After surgery to his knee, he recovered to an extent over the next 20 days, and then he sought to discharge. However, instead he was certified under the Mental Health Act. A Form 1 Certificate was issued on the basis that JH was disoriented, lacked insight into the seriousness of his medical condition, and he [unintelligible 00:11:09] that he wanted to leave the hospital and he also was noted to have an unsteady gait, which is how you walk, I guess, with an injured leg.
The second Form 1 was issued the next day and again noted that JH lacked insight to his medical needs, with a note about alcohol-related cognitive impairment. So under Section 7, Sub-Section 1 of the Mental Health Act, these two forms provided sufficient authority to care for, observe, assess, treat and detain and control JH for a period of one month. And a series of renewal certificates were later issued to continue JH’s involuntary detention and JH was ultimately detained for a period of nine months. When JH was unsuccessful in having [his renewal 00:11:55] certificates cancelled by the Review Panel, he filed an Originating Application and a Notice of Appeal of the Review Panel’s decision, to challenge his certification. He claimed that it breached his Section 7, 9 and 10 Charter Rights.
So just to cover off what those rights are. Section 7 of the Charter is the right to life, liberty and security as a person, and the right not to be deprived thereof except in accordance with the Principles of Fundamental Justice. Section 9 is the right not to be arbitrarily detained or imprisoned. And Section 10 says that the rights of a person on arrest or detention, which includes the right to be promptly informed of the reasons for detention, the right to counsel without delay, and to be informed of that right, and the right to have the detention determined and to be released if the detention is unlawful. So on 15 May 2015, the Court cancelled JH’s certifications, finding that AHS did not meet its onus to show that JH met any of the criteria under the Mental Health Act. And the citation of that decision, for those interested, is [2015 AAQB 316 00:13:07].
However, the Charter issues are actually adjourned to a subsequent hearing, and in that hearing, JH challenged the constitutionality of various sections of the Alberta Mental Health Act. And in its 2019 decision, the Court found that JH’s Section 7, 9 and 10 Charter rights were breached and the citation for that decision is [2019 PBQB 540 00:13:35]. And in that decision, the Court specifically help that the Certificates in this case were vague and incomplete, and therefore they did not satisfy the provisions under the Mental Health Act, meaning JH’s detention was arbitrary. JH was not provided prompt or proper notice of the reasons for his detention as required by Section 14 of the Mental Health Act. And JH was not promptly informed of his right to counsel, nor given assistance on how to exercise that right. While detained, JH was treated with certain medication without his consent, without a formal determination that he lacked competence to make treatment decisions. And prior to the Review Panel’s hearing, JH had not been provided his complete medical records.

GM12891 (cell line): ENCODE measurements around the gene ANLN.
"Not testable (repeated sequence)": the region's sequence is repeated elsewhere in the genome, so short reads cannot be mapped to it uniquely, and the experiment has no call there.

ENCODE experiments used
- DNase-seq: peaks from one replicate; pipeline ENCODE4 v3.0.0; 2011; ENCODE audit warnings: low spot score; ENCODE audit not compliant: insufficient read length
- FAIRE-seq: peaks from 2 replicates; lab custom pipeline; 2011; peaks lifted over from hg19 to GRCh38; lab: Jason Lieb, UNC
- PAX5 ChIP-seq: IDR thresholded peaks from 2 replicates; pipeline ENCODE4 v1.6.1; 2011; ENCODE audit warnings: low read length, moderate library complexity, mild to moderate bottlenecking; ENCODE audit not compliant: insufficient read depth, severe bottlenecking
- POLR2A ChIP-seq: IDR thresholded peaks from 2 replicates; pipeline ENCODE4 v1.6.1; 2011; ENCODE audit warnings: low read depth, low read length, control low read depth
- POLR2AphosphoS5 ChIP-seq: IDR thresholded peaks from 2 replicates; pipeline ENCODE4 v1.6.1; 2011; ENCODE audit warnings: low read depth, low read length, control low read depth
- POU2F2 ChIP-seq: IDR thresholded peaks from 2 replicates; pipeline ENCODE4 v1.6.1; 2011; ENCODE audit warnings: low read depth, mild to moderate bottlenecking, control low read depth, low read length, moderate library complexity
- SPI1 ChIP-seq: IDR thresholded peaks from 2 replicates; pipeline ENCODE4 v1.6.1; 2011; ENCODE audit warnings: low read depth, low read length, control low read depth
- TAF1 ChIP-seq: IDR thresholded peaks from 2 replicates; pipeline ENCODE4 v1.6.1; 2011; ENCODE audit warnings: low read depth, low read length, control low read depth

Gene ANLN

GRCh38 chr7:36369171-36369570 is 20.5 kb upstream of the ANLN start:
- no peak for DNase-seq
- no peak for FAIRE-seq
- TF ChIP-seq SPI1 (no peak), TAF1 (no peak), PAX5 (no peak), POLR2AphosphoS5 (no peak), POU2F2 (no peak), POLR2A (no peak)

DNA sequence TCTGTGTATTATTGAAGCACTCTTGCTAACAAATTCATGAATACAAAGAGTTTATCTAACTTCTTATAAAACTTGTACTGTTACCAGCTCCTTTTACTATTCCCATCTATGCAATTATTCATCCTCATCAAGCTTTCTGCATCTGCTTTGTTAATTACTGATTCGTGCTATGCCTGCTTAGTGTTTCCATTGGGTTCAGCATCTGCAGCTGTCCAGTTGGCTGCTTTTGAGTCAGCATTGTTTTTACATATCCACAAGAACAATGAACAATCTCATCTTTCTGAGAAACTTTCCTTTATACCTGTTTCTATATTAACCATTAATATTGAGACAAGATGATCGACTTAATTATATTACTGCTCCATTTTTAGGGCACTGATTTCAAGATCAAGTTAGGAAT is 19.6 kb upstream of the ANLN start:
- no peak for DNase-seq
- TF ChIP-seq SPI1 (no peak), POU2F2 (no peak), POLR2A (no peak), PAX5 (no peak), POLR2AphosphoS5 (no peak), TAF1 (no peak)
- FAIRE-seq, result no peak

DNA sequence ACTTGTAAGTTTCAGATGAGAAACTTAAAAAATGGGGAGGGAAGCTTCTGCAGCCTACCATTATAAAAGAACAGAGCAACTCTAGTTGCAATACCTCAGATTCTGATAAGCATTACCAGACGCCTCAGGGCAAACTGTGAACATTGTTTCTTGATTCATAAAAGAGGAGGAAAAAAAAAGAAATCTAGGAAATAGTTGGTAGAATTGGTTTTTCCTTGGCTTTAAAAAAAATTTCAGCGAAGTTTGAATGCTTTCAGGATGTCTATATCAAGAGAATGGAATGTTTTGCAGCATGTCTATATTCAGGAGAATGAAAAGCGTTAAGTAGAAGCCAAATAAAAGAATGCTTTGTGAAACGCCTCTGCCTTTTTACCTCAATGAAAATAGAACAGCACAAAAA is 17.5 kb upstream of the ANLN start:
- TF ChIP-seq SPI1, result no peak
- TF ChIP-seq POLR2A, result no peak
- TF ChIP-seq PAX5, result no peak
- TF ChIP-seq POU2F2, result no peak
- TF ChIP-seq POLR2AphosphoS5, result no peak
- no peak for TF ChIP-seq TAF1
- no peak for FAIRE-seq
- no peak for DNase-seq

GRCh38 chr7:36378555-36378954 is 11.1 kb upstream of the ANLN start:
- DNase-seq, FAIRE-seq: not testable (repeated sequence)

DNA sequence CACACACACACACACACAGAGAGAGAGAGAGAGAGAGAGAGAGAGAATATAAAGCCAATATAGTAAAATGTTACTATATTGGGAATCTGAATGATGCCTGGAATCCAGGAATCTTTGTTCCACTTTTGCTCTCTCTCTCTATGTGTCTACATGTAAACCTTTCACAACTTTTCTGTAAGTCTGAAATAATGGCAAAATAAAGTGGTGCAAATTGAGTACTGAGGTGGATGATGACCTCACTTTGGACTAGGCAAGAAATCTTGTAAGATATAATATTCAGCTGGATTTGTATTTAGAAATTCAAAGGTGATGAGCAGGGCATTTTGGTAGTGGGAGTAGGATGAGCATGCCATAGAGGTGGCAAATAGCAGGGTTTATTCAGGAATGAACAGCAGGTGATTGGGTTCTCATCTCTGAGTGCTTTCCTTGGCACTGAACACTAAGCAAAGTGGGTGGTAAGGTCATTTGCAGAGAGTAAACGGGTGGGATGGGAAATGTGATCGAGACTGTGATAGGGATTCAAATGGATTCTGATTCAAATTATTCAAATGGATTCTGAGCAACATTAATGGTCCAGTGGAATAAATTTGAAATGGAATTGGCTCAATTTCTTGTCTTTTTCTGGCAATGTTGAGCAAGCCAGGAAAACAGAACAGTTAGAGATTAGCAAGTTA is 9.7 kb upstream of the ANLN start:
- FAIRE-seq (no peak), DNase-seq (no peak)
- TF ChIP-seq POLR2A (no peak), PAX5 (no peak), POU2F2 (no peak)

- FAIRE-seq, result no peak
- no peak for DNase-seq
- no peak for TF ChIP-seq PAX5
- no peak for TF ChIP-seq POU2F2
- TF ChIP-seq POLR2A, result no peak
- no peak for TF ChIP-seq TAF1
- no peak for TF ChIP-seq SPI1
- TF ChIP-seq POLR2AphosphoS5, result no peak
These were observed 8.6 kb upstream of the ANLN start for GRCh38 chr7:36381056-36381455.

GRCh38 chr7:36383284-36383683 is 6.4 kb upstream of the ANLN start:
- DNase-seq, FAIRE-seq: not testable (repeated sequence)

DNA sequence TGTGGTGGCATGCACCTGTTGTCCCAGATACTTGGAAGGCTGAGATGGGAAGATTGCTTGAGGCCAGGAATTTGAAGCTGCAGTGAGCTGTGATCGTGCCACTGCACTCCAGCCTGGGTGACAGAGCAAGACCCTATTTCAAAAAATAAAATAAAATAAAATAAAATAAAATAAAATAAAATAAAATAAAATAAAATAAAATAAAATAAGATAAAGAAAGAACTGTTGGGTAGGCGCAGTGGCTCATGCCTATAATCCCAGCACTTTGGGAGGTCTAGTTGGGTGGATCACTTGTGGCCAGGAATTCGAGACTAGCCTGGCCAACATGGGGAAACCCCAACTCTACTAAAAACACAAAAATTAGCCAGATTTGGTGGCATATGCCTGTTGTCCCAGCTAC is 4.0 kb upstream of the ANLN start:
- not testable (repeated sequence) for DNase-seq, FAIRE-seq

So in considering the constitutionality of the Mental Health Act, the Court found that certain detention provisions were of [no cause or effect 00:14:30] for the encroachment of Sections 7, 9, 10A and B of the Charter. And the Court suspended its declaration for 12 months to allow the legislature [time 00:14:41] to bring the Mental Health Act into compliance with the Charter. For those interested in the precise [infringements 00:14:46], those are listed at paragraphs 302 of the Court’s decision. The Legislative amendments to the Alberta Mental Health Act were then introduced in direct response to this decision, and to ensure the Act’s compliance with the Charter.
So turning now to the Legislation part. Alberta’s Mental Health Act was updated in 2020, with the Legislature’s [passing 00:15:13] of Bill 17, The Mental Health [Amended Act 00:15:15] which received [Royal Assent 00:15:16] on 26 June 2020. And the majority of amendments came into force upon [proclamation 00:15:23] on 30 September 2020, but the definition of Mental Disorder did not take place until March 2021. The changes [I will cite 00:15:34] are only a few of the key changes – these are not exhaustive. So for a complete list of the changes, listeners can go to the AHS website, that’s at www.albertahealthservices.ca/info/mha. The first key change was made to the Admission and Renewal criteria and that’s at Section 2 of the Mental Health Act, which was updated to include a more specific criteria for admission and renewal.
This section provides that an Admission Certificate may be issued when a qualified health professional examines a person and is of the opinion that the person, (a) is suffering from a mental disorder, (b) has the potential to benefit from treatment for the mental disorder, (c) is within a reasonable time likely to cause harm to others or to suffer negative effects, including substantial mental or physical deterioration, or serious physical impairment, as a result of, or related to the mental disorder. And (d) is unsuitable for admission to a facility other than as a [formal 00:6:49] patient. If all four of those criteria are met, the qualified health professional may issue an Admission Certificate within 24 hours of their assessment.
So the changes here are the changes to Sub-Section B, which is in addition to this section in the Act, and that is the potential to benefit from treatment for the mental disorder. So with this change, forms must now include a statement that the person can benefit from treatment. And Sub-Section C now requires that the harm likely to be caused by the patient will come within a reasonable time. And that this harm also be as a result of, or related to, a mental disorder. The term reasonable is not defined, but guidance of what this means will be drawn from Case Law and Review Panel decision. And essentially we know from other [experience 00:17:47] that this means what a reasonable person would find to be reasonable in the circumstances if presented with the same [information 00:17:56].